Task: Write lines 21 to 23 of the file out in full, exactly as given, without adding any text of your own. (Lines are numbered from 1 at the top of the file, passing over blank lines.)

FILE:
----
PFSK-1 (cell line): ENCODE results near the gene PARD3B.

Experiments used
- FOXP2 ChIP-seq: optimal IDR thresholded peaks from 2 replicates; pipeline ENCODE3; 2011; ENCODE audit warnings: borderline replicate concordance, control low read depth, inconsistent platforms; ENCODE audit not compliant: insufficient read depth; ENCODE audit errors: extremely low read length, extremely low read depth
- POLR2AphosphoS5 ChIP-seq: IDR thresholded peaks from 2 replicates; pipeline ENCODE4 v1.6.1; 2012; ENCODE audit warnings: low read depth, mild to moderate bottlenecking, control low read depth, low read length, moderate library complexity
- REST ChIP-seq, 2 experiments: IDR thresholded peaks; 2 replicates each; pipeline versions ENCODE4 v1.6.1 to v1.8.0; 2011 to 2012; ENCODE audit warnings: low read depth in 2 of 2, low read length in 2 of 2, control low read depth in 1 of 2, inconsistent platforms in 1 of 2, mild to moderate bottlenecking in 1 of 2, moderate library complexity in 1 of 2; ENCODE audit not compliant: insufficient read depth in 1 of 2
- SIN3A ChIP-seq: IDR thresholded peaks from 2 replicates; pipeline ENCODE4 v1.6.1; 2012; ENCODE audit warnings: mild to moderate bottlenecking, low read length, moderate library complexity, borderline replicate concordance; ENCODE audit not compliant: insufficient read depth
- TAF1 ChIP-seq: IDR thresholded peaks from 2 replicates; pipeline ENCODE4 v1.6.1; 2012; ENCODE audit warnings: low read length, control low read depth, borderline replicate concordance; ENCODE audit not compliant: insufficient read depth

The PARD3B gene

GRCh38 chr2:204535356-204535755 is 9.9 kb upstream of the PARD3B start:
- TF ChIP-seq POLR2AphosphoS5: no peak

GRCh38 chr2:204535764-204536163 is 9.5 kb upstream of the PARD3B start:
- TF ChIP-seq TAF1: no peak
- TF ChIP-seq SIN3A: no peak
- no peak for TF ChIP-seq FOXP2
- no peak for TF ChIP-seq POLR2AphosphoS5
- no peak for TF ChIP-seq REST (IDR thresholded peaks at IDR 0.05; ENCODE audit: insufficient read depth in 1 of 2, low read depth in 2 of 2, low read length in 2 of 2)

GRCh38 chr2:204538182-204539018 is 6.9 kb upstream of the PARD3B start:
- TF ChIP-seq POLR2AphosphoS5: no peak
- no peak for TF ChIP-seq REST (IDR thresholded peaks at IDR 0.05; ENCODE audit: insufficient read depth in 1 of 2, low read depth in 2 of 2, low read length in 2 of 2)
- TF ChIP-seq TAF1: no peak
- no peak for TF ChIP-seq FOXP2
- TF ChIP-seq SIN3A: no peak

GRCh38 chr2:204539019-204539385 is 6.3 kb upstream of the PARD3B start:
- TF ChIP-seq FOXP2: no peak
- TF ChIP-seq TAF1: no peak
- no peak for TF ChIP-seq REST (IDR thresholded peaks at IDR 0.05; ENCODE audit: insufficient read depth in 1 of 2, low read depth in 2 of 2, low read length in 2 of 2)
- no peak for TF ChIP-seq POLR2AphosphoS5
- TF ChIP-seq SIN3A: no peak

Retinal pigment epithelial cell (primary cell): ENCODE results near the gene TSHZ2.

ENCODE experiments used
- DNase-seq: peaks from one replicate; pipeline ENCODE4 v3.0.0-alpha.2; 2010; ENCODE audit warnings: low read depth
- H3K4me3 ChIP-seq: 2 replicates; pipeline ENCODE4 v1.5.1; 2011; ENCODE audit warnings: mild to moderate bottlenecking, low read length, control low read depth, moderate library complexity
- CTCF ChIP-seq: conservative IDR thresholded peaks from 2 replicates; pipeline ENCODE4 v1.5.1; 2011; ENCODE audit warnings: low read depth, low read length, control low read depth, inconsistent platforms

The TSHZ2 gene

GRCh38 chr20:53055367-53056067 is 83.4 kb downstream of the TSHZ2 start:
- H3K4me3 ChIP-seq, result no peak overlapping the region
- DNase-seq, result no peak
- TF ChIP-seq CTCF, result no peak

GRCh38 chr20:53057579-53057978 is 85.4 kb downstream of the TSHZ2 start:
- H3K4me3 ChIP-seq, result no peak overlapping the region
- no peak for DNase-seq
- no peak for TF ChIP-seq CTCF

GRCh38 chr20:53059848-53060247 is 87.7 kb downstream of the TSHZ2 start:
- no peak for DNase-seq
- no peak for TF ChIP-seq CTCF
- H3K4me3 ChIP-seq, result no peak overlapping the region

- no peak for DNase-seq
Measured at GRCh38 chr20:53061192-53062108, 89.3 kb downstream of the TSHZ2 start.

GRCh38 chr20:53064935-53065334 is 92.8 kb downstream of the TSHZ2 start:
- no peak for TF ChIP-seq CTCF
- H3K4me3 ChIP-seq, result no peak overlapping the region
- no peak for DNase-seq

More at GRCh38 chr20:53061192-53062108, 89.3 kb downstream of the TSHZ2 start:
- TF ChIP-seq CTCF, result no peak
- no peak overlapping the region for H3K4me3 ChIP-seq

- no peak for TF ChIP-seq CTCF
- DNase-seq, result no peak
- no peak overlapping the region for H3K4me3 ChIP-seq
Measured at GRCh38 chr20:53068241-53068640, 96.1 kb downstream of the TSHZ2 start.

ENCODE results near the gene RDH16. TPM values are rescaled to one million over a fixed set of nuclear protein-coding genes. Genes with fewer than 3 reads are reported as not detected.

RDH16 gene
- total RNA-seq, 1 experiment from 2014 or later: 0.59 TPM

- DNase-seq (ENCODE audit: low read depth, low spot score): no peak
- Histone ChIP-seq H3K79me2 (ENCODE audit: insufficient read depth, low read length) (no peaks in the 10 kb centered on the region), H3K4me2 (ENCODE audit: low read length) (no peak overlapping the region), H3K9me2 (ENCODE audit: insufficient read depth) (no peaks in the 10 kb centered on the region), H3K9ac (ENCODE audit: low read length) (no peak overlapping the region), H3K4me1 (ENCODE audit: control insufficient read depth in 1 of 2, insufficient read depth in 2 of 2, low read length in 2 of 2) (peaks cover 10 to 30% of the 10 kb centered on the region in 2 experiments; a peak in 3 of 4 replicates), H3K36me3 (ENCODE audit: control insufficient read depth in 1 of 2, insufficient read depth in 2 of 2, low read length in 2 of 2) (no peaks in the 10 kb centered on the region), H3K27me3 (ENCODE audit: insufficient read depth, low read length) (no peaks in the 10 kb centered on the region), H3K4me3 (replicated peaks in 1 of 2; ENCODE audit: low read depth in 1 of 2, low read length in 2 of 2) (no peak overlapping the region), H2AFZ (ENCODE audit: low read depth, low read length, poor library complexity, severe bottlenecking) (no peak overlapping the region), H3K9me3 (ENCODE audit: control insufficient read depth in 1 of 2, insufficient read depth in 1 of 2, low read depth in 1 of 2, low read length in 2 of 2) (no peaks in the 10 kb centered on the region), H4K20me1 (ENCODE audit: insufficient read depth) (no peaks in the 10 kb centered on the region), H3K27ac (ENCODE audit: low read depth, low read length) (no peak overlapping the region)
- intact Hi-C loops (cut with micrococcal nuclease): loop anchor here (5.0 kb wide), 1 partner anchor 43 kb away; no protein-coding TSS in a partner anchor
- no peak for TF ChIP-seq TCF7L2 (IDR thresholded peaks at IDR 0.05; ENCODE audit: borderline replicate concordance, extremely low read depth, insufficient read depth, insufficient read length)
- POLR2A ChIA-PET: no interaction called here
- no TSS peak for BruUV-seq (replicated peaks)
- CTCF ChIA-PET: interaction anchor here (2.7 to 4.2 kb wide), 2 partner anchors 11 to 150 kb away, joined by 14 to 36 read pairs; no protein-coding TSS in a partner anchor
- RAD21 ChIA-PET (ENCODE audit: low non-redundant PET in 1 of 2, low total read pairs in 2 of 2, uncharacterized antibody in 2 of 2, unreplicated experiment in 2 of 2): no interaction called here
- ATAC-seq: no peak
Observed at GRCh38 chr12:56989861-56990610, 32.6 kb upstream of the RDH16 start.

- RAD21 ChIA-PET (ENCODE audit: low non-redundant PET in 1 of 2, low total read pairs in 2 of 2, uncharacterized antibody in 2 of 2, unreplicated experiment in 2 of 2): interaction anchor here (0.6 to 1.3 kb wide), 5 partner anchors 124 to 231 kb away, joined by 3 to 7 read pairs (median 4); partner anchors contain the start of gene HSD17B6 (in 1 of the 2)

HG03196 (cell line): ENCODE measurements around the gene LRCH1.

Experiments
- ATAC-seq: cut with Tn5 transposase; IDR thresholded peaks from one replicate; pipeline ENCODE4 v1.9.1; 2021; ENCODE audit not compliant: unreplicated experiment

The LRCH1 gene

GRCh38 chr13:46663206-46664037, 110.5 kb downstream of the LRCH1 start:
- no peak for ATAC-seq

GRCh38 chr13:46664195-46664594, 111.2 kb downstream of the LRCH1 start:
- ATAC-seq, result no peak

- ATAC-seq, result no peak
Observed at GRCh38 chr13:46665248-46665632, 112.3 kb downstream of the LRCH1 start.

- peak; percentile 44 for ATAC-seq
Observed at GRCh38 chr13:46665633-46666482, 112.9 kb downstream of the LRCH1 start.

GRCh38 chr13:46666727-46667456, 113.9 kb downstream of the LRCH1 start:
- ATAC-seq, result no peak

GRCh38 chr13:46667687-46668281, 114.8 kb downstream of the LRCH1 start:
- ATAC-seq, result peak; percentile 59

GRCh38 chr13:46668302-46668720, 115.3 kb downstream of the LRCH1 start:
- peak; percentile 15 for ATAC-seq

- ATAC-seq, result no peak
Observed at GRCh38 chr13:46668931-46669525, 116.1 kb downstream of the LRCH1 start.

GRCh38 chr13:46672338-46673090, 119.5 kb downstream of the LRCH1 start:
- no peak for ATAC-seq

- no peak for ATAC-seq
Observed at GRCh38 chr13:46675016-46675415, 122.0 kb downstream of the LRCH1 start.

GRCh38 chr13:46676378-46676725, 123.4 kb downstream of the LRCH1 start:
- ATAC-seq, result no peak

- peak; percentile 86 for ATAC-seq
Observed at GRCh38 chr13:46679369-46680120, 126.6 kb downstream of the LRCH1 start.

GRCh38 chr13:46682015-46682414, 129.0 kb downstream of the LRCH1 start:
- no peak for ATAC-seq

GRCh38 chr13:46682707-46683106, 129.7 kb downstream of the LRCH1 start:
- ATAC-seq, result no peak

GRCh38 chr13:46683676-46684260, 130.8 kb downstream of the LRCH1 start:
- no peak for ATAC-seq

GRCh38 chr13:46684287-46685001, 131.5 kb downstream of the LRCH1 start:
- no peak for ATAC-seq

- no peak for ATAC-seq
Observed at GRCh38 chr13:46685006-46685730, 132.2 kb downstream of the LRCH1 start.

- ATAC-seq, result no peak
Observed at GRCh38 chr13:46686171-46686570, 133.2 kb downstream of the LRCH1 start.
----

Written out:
- no peak for TF ChIP-seq FOXP2
- TF ChIP-seq SIN3A: no peak

GRCh38 chr2:204539019-204539385 is 6.3 kb upstream of the PARD3B start: